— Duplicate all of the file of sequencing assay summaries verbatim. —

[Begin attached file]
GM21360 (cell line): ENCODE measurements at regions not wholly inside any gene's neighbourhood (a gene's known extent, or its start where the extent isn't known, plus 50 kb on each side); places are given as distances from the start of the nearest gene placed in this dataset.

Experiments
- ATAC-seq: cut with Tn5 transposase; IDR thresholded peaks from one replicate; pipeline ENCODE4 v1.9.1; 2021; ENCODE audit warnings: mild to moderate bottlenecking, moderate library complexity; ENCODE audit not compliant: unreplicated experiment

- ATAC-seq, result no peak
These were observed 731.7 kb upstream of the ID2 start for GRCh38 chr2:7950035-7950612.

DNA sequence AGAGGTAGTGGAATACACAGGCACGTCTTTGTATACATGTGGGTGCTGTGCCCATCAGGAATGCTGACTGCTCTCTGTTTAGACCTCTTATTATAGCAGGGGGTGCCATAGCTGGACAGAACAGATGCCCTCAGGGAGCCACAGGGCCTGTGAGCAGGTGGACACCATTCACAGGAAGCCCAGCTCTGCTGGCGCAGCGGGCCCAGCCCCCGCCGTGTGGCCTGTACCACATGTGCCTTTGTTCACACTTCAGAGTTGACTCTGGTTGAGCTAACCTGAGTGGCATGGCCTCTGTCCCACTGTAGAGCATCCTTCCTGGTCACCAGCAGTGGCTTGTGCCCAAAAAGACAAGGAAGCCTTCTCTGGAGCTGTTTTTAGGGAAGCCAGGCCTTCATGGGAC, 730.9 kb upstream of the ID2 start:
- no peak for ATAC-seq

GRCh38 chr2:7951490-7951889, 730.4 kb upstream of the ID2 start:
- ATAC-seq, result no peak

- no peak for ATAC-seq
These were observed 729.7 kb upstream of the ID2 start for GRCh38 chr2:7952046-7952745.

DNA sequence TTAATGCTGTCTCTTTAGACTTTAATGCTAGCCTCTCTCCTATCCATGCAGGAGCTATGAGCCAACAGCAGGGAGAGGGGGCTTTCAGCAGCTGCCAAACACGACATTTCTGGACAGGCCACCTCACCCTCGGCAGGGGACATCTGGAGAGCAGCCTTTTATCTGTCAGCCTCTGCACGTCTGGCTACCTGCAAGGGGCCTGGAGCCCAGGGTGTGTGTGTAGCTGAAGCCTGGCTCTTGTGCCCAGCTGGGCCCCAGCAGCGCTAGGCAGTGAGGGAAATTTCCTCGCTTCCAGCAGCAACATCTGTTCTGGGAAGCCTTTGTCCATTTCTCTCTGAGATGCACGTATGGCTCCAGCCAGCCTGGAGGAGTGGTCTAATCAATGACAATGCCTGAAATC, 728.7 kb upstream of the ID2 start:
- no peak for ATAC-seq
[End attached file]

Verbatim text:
GM21360 (cell line): ENCODE measurements at regions not wholly inside any gene's neighbourhood (a gene's known extent, or its start where the extent isn't known, plus 50 kb on each side); places are given as distances from the start of the nearest gene placed in this dataset.

Experiments
- ATAC-seq: cut with Tn5 transposase; IDR thresholded peaks from one replicate; pipeline ENCODE4 v1.9.1; 2021; ENCODE audit warnings: mild to moderate bottlenecking, moderate library complexity; ENCODE audit not compliant: unreplicated experiment

- ATAC-seq, result no peak
These were observed 731.7 kb upstream of the ID2 start for GRCh38 chr2:7950035-7950612.

DNA sequence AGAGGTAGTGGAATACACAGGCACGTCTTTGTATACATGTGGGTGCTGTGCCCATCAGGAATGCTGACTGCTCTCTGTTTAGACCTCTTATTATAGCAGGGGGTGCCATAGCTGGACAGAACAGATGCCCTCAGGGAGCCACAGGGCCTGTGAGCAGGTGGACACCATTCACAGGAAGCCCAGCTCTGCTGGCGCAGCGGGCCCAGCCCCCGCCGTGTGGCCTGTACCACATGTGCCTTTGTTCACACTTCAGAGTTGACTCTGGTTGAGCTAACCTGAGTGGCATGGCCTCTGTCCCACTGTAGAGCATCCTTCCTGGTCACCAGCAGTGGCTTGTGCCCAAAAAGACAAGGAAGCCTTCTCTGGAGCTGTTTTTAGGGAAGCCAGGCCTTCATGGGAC, 730.9 kb upstream of the ID2 start:
- no peak for ATAC-seq

GRCh38 chr2:7951490-7951889, 730.4 kb upstream of the ID2 start:
- ATAC-seq, result no peak

- no peak for ATAC-seq
These were observed 729.7 kb upstream of the ID2 start for GRCh38 chr2:7952046-7952745.

DNA sequence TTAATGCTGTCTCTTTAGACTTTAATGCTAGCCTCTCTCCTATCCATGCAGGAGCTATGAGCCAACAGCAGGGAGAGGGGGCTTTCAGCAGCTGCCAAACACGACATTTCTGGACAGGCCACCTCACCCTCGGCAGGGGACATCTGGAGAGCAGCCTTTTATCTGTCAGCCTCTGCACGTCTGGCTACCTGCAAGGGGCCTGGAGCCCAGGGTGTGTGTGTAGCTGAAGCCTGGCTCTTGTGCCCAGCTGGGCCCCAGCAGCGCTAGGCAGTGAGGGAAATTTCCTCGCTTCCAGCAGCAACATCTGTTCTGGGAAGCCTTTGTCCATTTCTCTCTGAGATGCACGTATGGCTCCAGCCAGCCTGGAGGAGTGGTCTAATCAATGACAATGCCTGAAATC, 728.7 kb upstream of the ID2 start:
- no peak for ATAC-seq